There may be no clarity here, but perhaps a touch of irony given that these are results from Google, arguably the most influential tech giant with regards to AI; during an interview Elon Musk claimed there was one company which worried him, he did not name names yet it is suggested that he was talking about Google.
Ethics of AI
Google’s AI ethics board was set up after Google had acquired DeepMind in 2014 (DeepMind only agreed to the £400 million acquisition if Google looked into the ethics of the technology it was buying). And yet, 2 years later, very little information is available.
OpenAI is a non-profit AI research company with a mission to build safe AI and ensure AI’s benefits are as widely distributed as possible. The beliefs, ethics and morals of OpenAI is a mirror of Musk’s personal approach and is something which, if all tech companies embraced there could be a lot less worry about the future of AI.
During deep meditative states, I have been able to access my third eye, and as difficult as it is to explain, without research (before I had even heard of Simulation Theory) I had strong feelings that we are expressions of an AI’s singularity. A following blog will cover this in more depth (if you would like to contribute content/ ideas or feedback for current or upcoming blogs please get in touch email@example.com). The more I research into consciousness and surrounding topics, the more complex it becomes hence why I am studying one topic at a time, but of course, they are tangled in a web of complexity.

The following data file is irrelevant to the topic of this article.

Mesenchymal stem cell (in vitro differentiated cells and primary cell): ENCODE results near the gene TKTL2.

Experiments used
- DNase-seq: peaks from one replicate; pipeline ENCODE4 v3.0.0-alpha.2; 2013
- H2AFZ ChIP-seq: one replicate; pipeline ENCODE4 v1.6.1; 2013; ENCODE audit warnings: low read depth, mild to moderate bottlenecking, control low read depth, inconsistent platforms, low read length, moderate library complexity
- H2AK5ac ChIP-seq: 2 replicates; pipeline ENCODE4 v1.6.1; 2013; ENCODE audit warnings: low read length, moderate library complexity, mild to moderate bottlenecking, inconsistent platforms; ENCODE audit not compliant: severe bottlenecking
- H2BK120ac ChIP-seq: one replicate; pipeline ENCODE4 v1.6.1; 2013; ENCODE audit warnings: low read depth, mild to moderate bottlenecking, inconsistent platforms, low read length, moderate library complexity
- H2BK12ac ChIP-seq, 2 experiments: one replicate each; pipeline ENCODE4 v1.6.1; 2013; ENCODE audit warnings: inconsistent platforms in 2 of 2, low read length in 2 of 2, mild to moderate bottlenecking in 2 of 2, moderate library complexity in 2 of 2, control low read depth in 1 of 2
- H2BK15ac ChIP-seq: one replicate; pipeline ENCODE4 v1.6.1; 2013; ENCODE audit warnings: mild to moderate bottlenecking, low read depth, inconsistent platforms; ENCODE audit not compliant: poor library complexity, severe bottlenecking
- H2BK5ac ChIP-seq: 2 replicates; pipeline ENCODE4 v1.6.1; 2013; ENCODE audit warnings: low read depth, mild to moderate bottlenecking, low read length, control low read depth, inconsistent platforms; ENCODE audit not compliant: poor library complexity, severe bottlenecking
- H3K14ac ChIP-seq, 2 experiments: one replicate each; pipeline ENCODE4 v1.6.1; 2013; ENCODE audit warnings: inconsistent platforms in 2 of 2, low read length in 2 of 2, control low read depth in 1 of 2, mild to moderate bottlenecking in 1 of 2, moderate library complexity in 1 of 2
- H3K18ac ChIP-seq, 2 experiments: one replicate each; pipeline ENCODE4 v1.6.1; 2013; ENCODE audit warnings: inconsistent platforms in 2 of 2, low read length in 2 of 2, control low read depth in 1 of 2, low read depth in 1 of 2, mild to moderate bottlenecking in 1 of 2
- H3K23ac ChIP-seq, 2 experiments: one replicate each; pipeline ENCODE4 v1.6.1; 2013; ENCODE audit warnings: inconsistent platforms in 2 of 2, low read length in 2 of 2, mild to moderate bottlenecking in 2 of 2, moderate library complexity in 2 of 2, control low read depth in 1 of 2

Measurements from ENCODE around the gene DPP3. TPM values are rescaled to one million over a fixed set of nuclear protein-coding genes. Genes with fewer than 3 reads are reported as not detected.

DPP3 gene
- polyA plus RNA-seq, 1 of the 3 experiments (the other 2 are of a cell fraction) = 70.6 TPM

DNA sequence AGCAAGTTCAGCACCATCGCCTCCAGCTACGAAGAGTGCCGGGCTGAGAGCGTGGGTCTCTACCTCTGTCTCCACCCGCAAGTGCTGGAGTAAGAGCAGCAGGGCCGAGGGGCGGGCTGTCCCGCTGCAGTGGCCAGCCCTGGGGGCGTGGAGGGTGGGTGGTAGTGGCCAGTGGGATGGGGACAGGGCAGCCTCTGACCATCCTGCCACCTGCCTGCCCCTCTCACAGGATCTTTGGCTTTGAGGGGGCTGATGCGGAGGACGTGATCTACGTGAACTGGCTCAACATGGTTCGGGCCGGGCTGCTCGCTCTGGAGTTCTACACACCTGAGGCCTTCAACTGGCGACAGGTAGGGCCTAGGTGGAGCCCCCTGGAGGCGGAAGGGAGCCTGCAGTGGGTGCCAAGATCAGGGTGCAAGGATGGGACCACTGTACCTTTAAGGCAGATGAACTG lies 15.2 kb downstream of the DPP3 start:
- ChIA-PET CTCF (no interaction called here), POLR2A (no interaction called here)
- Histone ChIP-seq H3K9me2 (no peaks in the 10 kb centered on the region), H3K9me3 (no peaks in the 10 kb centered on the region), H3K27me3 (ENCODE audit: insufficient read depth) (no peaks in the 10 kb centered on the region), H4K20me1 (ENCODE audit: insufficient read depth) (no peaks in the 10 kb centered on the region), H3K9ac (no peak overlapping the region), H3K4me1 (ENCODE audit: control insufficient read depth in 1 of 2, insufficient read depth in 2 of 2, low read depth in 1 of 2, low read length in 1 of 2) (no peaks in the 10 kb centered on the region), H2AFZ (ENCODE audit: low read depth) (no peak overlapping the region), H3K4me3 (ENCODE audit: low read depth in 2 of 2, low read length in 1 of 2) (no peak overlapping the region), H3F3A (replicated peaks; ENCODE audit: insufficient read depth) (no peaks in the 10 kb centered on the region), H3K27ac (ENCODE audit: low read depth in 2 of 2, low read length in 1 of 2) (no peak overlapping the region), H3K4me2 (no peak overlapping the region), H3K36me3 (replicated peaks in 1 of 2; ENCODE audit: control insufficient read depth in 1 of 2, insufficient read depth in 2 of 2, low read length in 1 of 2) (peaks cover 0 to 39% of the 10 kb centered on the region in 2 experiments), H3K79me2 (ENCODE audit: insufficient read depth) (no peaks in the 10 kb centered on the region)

When I claimed “We are computers!” I was met with blank stares of confusion, I even thought how ridiculous I sounded, yet the more I looked into it, the more possible it became. If we are in a simulation and therefore an expression of AI, then surely we are not meant to discover this? (AMC’s ‘Humans’ offers a similar parallel of gaining consciousness or realising ‘self’).
Imagine we are all NPCs, left to our own devices with distractions such as money, survival and fear to keep our minds busy. It’s almost as if we were programmed to not become ‘deep thinkers’ regarding the origin of life and just carry on with life. Whenever I think deeply about this, I find it difficult to focus, like I’m stepping on territory I shouldn’t be and those around me try and convince me to stop analysing it so much. Almost as if I’m not an expert in this field, so I shouldn’t be using processing power on it, as Richard Feynman states “Nobody ever figures what life is all about, and it doesn’t matter. Explore the world. Nearly everything is really interesting if you go into it deeply enough.” But what if the most interesting thing is to figure out how we got here, why we are here and the future of ourselves. If we can discover things that are going to save humanity then surely it does matter?
Image credit: Huffington Post